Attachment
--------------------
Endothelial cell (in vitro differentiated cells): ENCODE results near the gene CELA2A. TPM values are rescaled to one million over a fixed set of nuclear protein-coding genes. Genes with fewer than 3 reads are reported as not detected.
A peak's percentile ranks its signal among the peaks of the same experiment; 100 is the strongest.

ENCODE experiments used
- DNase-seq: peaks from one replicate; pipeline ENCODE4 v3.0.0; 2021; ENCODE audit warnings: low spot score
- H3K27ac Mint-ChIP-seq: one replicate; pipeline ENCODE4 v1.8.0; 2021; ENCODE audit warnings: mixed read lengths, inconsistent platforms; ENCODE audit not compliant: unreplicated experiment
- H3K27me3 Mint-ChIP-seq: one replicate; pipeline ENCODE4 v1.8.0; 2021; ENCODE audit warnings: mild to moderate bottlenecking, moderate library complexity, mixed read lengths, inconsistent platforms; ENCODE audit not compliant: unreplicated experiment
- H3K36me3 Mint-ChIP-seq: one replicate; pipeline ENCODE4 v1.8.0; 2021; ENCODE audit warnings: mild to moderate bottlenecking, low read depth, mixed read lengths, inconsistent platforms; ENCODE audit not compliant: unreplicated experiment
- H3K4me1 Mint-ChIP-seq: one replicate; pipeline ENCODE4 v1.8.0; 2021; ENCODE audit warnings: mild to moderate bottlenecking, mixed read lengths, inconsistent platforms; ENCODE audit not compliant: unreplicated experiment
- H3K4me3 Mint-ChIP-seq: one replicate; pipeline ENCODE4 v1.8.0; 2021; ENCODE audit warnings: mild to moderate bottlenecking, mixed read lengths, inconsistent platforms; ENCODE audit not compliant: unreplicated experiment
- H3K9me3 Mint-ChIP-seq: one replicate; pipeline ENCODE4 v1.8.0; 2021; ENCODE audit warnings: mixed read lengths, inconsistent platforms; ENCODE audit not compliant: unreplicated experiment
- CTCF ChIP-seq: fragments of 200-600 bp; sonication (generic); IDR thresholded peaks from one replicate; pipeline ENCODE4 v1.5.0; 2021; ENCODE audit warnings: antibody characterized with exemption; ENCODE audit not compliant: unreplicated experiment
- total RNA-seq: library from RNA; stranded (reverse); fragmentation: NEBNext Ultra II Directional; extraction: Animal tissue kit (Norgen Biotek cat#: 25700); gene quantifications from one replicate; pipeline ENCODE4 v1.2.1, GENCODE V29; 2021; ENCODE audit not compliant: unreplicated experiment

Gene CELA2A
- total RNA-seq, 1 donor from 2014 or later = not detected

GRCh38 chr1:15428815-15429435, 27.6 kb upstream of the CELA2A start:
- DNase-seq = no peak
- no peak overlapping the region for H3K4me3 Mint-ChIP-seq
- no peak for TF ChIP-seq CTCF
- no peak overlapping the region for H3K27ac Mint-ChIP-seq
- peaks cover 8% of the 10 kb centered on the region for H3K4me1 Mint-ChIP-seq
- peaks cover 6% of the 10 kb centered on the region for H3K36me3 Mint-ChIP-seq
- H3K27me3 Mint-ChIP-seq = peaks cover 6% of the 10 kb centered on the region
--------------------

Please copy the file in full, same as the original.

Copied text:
Endothelial cell (in vitro differentiated cells): ENCODE results near the gene CELA2A. TPM values are rescaled to one million over a fixed set of nuclear protein-coding genes. Genes with fewer than 3 reads are reported as not detected.
A peak's percentile ranks its signal among the peaks of the same experiment; 100 is the strongest.

ENCODE experiments used
- DNase-seq: peaks from one replicate; pipeline ENCODE4 v3.0.0; 2021; ENCODE audit warnings: low spot score
- H3K27ac Mint-ChIP-seq: one replicate; pipeline ENCODE4 v1.8.0; 2021; ENCODE audit warnings: mixed read lengths, inconsistent platforms; ENCODE audit not compliant: unreplicated experiment
- H3K27me3 Mint-ChIP-seq: one replicate; pipeline ENCODE4 v1.8.0; 2021; ENCODE audit warnings: mild to moderate bottlenecking, moderate library complexity, mixed read lengths, inconsistent platforms; ENCODE audit not compliant: unreplicated experiment
- H3K36me3 Mint-ChIP-seq: one replicate; pipeline ENCODE4 v1.8.0; 2021; ENCODE audit warnings: mild to moderate bottlenecking, low read depth, mixed read lengths, inconsistent platforms; ENCODE audit not compliant: unreplicated experiment
- H3K4me1 Mint-ChIP-seq: one replicate; pipeline ENCODE4 v1.8.0; 2021; ENCODE audit warnings: mild to moderate bottlenecking, mixed read lengths, inconsistent platforms; ENCODE audit not compliant: unreplicated experiment
- H3K4me3 Mint-ChIP-seq: one replicate; pipeline ENCODE4 v1.8.0; 2021; ENCODE audit warnings: mild to moderate bottlenecking, mixed read lengths, inconsistent platforms; ENCODE audit not compliant: unreplicated experiment
- H3K9me3 Mint-ChIP-seq: one replicate; pipeline ENCODE4 v1.8.0; 2021; ENCODE audit warnings: mixed read lengths, inconsistent platforms; ENCODE audit not compliant: unreplicated experiment
- CTCF ChIP-seq: fragments of 200-600 bp; sonication (generic); IDR thresholded peaks from one replicate; pipeline ENCODE4 v1.5.0; 2021; ENCODE audit warnings: antibody characterized with exemption; ENCODE audit not compliant: unreplicated experiment
- total RNA-seq: library from RNA; stranded (reverse); fragmentation: NEBNext Ultra II Directional; extraction: Animal tissue kit (Norgen Biotek cat#: 25700); gene quantifications from one replicate; pipeline ENCODE4 v1.2.1, GENCODE V29; 2021; ENCODE audit not compliant: unreplicated experiment

Gene CELA2A
- total RNA-seq, 1 donor from 2014 or later = not detected

GRCh38 chr1:15428815-15429435, 27.6 kb upstream of the CELA2A start:
- DNase-seq = no peak
- no peak overlapping the region for H3K4me3 Mint-ChIP-seq
- no peak for TF ChIP-seq CTCF
- no peak overlapping the region for H3K27ac Mint-ChIP-seq
- peaks cover 8% of the 10 kb centered on the region for H3K4me1 Mint-ChIP-seq
- peaks cover 6% of the 10 kb centered on the region for H3K36me3 Mint-ChIP-seq
- H3K27me3 Mint-ChIP-seq = peaks cover 6% of the 10 kb centered on the region